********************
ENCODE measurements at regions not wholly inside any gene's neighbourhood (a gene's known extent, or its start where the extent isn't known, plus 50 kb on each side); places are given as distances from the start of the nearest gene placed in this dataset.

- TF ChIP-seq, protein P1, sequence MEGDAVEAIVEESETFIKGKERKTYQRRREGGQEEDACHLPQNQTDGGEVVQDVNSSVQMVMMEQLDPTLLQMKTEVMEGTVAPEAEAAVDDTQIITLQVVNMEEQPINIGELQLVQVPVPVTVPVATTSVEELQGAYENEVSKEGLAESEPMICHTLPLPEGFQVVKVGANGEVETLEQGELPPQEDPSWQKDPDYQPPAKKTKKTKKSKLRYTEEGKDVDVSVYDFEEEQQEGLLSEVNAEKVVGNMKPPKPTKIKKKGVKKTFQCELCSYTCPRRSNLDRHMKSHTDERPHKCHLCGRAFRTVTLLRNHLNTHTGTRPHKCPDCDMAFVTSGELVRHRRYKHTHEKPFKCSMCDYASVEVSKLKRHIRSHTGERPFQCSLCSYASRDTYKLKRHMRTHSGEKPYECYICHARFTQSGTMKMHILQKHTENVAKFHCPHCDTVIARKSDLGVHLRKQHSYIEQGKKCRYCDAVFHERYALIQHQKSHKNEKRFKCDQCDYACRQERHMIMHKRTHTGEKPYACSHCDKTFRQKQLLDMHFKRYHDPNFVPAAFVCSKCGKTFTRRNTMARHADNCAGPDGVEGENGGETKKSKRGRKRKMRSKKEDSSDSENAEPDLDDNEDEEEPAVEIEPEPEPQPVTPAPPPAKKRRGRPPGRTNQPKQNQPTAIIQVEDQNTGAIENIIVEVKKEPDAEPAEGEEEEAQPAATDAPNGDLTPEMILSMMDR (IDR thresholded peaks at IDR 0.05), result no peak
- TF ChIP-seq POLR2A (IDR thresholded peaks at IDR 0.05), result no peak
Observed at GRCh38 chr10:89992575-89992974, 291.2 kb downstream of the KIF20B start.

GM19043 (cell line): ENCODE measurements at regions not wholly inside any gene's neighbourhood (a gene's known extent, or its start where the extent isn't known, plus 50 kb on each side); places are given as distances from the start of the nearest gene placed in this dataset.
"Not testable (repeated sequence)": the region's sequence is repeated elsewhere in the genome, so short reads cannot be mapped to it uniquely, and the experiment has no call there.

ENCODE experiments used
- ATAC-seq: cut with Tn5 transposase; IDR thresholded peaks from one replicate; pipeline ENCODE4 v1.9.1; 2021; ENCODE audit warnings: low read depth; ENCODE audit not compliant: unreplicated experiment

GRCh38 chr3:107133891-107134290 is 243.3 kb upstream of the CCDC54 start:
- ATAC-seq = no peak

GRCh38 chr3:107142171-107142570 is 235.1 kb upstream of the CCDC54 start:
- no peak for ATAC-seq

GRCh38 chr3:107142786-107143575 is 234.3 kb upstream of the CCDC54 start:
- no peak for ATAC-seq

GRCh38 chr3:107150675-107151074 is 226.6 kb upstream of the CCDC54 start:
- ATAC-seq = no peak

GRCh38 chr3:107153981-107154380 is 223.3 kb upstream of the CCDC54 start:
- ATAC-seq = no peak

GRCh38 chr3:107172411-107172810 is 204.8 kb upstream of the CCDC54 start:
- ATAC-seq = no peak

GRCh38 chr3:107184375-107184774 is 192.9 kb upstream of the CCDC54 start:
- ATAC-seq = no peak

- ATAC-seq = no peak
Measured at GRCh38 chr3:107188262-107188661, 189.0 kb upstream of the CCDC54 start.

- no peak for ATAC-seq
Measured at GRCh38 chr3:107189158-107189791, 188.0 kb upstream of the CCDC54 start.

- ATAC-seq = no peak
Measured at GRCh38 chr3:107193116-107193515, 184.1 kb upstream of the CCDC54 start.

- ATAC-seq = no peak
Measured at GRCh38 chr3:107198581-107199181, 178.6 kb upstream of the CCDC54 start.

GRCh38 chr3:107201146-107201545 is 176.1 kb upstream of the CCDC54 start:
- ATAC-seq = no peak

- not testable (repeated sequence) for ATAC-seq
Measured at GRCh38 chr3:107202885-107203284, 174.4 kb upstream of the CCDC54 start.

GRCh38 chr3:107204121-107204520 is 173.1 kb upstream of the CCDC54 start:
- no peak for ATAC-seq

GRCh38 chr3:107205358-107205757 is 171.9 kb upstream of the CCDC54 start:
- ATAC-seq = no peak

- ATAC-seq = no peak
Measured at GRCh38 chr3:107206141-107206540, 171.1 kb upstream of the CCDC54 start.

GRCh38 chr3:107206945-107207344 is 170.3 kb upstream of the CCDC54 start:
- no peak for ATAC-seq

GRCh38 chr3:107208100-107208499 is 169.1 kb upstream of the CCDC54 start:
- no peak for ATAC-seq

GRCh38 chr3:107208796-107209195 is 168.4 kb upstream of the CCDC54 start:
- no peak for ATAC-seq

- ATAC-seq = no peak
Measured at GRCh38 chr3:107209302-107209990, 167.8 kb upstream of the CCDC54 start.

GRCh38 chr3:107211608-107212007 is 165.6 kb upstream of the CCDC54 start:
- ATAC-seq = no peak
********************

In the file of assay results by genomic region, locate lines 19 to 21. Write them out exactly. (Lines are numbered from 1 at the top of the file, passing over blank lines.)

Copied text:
GRCh38 chr3:107172411-107172810 is 204.8 kb upstream of the CCDC54 start:
- ATAC-seq = no peak

GRCh38 chr3:107184375-107184774 is 192.9 kb upstream of the CCDC54 start: